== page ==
Universal’s ”Bruno,” the widely anticipated Sacha Baron Cohen docu-comedy opening in July, has been slapped with an NC-17 rating on its first submission to the Motion Picture Association of America because of numerous sexual scenes that the ratings board considers over the line, according to the studio releasing the film.
Among the objectionable scenes is one in which Bruno — a gay Austrian fashionista played by Baron Cohen — appears to have anal sex with a man on camera. In another, the actor goes on a hunting trip and sneaks naked into the tent of one of the fellow hunters, an unsuspecting non-actor.
A Universal spokesman confirmed the rating on Sunday, saying: "On its first submission the film did not receive an R but it is far too early to say that there is any struggle to get there as the process is only at its inception.”
Baron Cohen is accustomed to pushing boundaries. In his last hit film, “Borat: Cultural Learnings of America for Make Benefit Glorious Nation of Kazakhstan,” the writer and actor orchestrated outrageous real-life situations that challenged anti-Semitic and other stereotypes.
With “Bruno,” Baron Cohen apparently goes even further, drawing a cutting comic edge that challenges homophobia and racism by embracing both. His method is a kind of cinema verite, drawing unsuspecting bystanders into outrageous situations, or provoking them to say outrageous things, and orchestrating NC-17 rated situations.
Individuals close to the film say that Baron Cohen, Bruno’s writer and star, is “experimenting” and still “finding the film,” and tested two different versions with audiences in the past week. Both screenings, they said, were very successful.
But Cohen needs to deliver an R-rated film to Universal, which will not consider releasing an NC-17 “Bruno,” according to an executive there.
The difference between an R and an NC-17 in terms of financial reward is vast. "Borat," which cost a piddling $18 million to make, took in $261 million in worldwide box office. Universal paid $42 million for the English-language rights to "Bruno," but will spend far more than that in marketing the film. Major Hollywood studios almost never release films with NC-17 ratings.
Cohen is currently appealing the decision while simultaneously struggling with cutting the film to suit the ratings board. But the ratings board, a secret panel of parents appointed by the studio-owned movie association, is notoriously inexact about what it requires to move from an NC-17 to an R.
Audiences saw 20 minutes of Cohen’s latest foray into high-wire comedy at the South by SouthWest festival this month.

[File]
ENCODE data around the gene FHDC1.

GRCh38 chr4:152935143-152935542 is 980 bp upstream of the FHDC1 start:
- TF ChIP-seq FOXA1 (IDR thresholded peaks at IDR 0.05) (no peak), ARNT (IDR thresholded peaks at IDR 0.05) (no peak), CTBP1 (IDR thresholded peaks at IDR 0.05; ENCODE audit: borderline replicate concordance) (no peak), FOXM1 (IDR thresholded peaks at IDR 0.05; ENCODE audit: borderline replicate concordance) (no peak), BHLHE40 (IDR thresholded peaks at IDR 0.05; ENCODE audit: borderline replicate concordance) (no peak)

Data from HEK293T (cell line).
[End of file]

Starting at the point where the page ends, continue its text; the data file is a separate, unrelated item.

In one scene showed at the festival, Bruno auditioned children for a subversive movie with a number of offensive acts. Clueless stage moms agreed to the increasingly absurd requirements set forth by the actor, including one woman admitting that her infant daughter could lose seven pounds in a week to fit the part.
Finally, Bruno told her about the scene, in which the child had to dress as a Nazi pushing someone into an oven.
In another scene shown at SXSW, Bruno appeared on a daytime program called "The Richard Bey Show," as a single father trying to find a boyfriend to help him raise his adopted black child. The audience, exclusively African-Americans, gave him an earful, revealing distaste for same-sex parenting that many Americans comfortably express.
Baron Cohen pushed the audience, saying: “The baby has a traditional African name — O.J." Then, he pushed them further through a series of explicit photographs showing Bruno with other men in various stages of undress while the baby sits nearby. He added: “He’s a real dick magnet."
Baron Cohen has butted heads with the MPAA before. “Borat” was given an NC-17 on its first go-round, and still ended up with a hilarious, outrageous scene in which he wrestled naked with his obese driver, ending up with his face in the man’s genitals and anus.
Apparently “Bruno” is even more outrageous than that. “He offends everybody,” said one executive. “But you laugh from the minute it starts. A guy like Sacha shoots what he wants, and then he negotiates.”
Another scene shows Bruno buying an African-American baby in order to become famous. The baby arrives in a cardboard box on the luggage carousel at an airport.
“Sacha is always redrawing the boundaries where you don’t expect them,” said one person close to the film. The humor, said this person, is meant to make viewers feel uncomfortable about their preconceived stereotypes, particularly as regards homosexuality and racism.
“It forces us to question our own discomfort when we are confronted with images that challenge our preconceptions about sexuality,” said this person, who declined to be identified.
The spokesman said that Baron Cohen had shot a lot of material, and would be able to cut it without a problem. “With the quantity of material available, I cannot foresee a problem,” said the spokesman. “It’s not even April and the film comes out July 10 so it’s nonsense to say there’s a struggle of any kind."
And the NC17 material? It will likely be used on a red-band, sealed DVD, to be released down the line.